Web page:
Why go through all this effort? Like most businesspeople, we don't want a union coming between us and our employees. We worry that a union might attempt to drive up wages higher than we can afford, or foist a health care plan on us more expensive than our thin margins can handle. Our past experience with a union taught us—and many of employees said as much—that too often the union protected employees with the lowest production or worst quality. We also know that some union contracts strictly limit the ability of managers to help run or setup machinery, something that would deeply hurt our company, where supervisor's often wield wrenches.
The mere thought of new labor law has inspired some companies to react. One business in my city has started to pay more attention to employee communication, publishing a monthly newsletter and holding meetings with shifts to explain how the company is doing. "We hope by opening lines of communication that folks will feel better about the company," the owner told me. "And, of course, less likely to embrace a union." Another business owner has gone so far to hire a firm to conduct an employee survey so he can identify and resolve any festering problems. Another, a local printer, has quietly begun moving more work to their Mexican facility.
Others are taking a more activist approach. One small business person wrote to his senator urging her to vote against the legislation, or at least amend it so that some sort of election period is preserved. "My argument is that the company should have at least some period to make its case," he says. Like many businesspeople, he worries that a union organizer might bully an employee into signing a card. I can't help but feel that prevention is the better route though. When, not if, a bill passes, I'd rather be a less susceptible target thanks to good employee relations.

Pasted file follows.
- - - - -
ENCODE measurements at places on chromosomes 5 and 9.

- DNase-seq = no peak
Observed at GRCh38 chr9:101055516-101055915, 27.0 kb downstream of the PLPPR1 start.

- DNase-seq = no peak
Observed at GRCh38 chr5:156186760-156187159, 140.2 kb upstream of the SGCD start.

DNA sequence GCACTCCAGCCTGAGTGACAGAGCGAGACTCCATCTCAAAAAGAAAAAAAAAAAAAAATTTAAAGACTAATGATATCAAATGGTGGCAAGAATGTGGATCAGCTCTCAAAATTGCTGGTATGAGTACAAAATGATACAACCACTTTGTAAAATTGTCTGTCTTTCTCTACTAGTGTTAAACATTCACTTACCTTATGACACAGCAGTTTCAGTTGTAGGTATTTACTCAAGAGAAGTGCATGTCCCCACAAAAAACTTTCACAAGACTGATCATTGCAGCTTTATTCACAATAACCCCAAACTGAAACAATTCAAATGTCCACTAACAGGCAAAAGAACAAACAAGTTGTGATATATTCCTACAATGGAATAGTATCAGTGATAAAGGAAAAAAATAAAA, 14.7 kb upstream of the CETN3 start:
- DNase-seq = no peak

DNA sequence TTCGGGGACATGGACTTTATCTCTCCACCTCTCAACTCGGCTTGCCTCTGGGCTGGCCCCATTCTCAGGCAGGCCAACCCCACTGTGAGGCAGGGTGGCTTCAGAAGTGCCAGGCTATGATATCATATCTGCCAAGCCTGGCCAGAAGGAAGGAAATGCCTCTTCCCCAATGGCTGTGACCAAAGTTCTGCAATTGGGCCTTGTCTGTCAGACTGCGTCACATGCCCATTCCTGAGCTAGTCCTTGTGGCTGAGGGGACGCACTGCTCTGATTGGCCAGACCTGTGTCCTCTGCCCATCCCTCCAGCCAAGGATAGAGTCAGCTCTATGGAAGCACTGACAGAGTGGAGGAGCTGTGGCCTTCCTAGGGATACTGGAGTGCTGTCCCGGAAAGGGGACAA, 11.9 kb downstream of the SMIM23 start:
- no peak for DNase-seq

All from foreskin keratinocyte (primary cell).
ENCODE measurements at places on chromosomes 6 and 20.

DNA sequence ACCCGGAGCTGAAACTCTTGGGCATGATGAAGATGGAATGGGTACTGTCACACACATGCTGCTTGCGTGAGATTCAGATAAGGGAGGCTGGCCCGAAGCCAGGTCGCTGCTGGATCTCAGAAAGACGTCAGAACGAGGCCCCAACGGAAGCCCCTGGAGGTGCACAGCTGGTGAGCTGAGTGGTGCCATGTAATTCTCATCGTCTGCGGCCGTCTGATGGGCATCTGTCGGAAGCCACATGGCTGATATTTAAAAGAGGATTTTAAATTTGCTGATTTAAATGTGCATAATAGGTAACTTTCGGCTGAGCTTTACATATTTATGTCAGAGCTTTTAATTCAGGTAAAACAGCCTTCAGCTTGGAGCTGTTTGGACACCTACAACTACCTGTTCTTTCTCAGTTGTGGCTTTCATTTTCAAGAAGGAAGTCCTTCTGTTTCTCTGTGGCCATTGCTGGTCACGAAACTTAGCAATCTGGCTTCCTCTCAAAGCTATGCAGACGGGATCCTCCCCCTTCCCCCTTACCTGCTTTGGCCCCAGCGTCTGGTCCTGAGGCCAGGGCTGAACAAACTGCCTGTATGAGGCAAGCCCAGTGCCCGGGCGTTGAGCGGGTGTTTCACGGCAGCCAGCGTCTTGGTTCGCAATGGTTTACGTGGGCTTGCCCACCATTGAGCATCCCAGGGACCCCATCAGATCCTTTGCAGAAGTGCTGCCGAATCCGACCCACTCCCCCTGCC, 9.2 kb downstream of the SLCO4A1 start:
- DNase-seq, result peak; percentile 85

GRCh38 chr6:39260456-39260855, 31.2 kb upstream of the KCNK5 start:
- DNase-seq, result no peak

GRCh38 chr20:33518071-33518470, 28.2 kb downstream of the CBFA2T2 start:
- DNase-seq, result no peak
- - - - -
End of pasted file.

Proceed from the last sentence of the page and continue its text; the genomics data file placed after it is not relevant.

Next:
Years ago that union drive certainly woke me up. Almost overnight we quickly overhauled our employee relations. We put a pay scale in place so that raises occurred in a timely manner and not just at the whim of a manager. We hired a human resource manager to handle day-to-day employee issues, tackling problems like reimbursements for health care costs. I began to meet regularly with employees, including periodic meals with each of our three shifts. These meetings often last two hours—or more—as employee's list ways they think the company could be improved, often offering ideas to boost productivity or quality.
I must confess, unlike many businesspeople, I do have a soft spot for the spirit of EFCA. While I can't agree with doing away with elections, I do accept that six weeks is far too long. If a company can't make its case in three weeks, then it likely deserves the union it gets. Six weeks gives employers too much time to wear employees down. Forcing workers to sit through meeting after meeting, bashing the union, hinting that the company might move or close if the union wins, probably is the corporate equivalent of the fear many businesspeople carry that union organizers might manhandle our employees into signing cards.
Despite my paranoia, in the end we figured the OSHA visit had nothing to do with a union. However, the process refocused my mind on our plant floor relations. So I hired a labor consultant to do an employee survey which turned up some issues we've begun to address, like putting an emphasis on internal promotion rather than outside hiring. We should do many of the things he turned up. All too often the day-to-day struggle of running a business muddles priorities. Now, with some union likely to target our company once the new labor law passes, I won't get distracted again.